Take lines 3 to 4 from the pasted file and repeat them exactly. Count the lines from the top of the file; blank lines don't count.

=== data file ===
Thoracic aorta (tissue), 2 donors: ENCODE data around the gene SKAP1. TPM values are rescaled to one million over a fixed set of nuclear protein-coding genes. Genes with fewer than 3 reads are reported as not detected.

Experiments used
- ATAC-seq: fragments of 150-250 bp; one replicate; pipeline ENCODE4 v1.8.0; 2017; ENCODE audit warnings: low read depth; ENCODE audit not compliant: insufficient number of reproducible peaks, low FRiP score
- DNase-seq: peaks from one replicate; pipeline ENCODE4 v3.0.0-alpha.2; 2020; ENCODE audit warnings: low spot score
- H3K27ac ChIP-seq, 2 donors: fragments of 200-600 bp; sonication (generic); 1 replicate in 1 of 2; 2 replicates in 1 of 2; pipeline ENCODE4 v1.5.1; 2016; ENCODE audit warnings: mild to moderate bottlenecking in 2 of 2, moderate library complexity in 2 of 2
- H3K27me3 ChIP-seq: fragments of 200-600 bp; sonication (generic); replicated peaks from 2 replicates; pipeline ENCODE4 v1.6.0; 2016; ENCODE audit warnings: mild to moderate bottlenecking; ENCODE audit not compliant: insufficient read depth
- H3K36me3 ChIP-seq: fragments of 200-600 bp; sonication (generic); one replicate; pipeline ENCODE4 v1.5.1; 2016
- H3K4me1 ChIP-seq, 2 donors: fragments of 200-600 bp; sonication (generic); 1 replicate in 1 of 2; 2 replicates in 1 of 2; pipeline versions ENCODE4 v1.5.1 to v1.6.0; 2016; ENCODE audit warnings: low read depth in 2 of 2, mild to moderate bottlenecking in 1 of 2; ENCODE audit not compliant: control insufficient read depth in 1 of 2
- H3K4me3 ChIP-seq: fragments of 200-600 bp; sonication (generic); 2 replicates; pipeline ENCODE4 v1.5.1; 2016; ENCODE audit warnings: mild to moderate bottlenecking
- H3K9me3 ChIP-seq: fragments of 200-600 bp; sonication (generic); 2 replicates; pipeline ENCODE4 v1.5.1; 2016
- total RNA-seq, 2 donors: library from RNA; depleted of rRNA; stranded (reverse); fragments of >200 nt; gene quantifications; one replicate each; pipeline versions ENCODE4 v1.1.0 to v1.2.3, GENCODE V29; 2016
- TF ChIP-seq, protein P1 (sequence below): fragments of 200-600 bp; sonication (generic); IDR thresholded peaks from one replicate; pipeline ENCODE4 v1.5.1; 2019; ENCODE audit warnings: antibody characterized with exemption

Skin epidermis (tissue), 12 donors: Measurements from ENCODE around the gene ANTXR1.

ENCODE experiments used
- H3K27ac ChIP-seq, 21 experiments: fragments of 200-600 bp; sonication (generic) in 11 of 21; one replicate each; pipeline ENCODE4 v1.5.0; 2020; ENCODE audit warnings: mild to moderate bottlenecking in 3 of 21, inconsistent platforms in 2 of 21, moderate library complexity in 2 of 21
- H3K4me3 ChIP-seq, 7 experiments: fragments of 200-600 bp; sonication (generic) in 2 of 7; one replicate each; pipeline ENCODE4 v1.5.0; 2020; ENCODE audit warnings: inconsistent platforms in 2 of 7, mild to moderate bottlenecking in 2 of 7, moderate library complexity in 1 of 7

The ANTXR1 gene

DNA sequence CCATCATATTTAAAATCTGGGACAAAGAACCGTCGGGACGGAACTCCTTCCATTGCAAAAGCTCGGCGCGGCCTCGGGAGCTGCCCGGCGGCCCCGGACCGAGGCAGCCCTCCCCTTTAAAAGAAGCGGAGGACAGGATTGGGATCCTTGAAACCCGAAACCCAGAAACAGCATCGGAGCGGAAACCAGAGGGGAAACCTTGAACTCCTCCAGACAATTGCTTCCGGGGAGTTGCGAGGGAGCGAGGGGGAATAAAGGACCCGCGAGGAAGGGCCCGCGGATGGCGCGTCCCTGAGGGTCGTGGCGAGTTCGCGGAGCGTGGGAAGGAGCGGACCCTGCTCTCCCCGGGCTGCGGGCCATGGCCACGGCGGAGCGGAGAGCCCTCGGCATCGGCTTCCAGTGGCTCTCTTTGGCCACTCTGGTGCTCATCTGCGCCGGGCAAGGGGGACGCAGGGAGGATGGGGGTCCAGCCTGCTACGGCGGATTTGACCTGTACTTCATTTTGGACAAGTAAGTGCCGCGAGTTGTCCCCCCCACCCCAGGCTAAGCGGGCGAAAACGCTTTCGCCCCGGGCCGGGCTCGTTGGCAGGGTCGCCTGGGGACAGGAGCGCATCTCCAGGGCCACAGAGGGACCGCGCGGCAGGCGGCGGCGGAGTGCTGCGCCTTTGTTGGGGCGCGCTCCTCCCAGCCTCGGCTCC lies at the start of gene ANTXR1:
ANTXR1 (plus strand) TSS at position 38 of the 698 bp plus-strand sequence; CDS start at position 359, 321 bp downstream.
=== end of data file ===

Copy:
- ATAC-seq: fragments of 150-250 bp; one replicate; pipeline ENCODE4 v1.8.0; 2017; ENCODE audit warnings: low read depth; ENCODE audit not compliant: insufficient number of reproducible peaks, low FRiP score
- DNase-seq: peaks from one replicate; pipeline ENCODE4 v3.0.0-alpha.2; 2020; ENCODE audit warnings: low spot score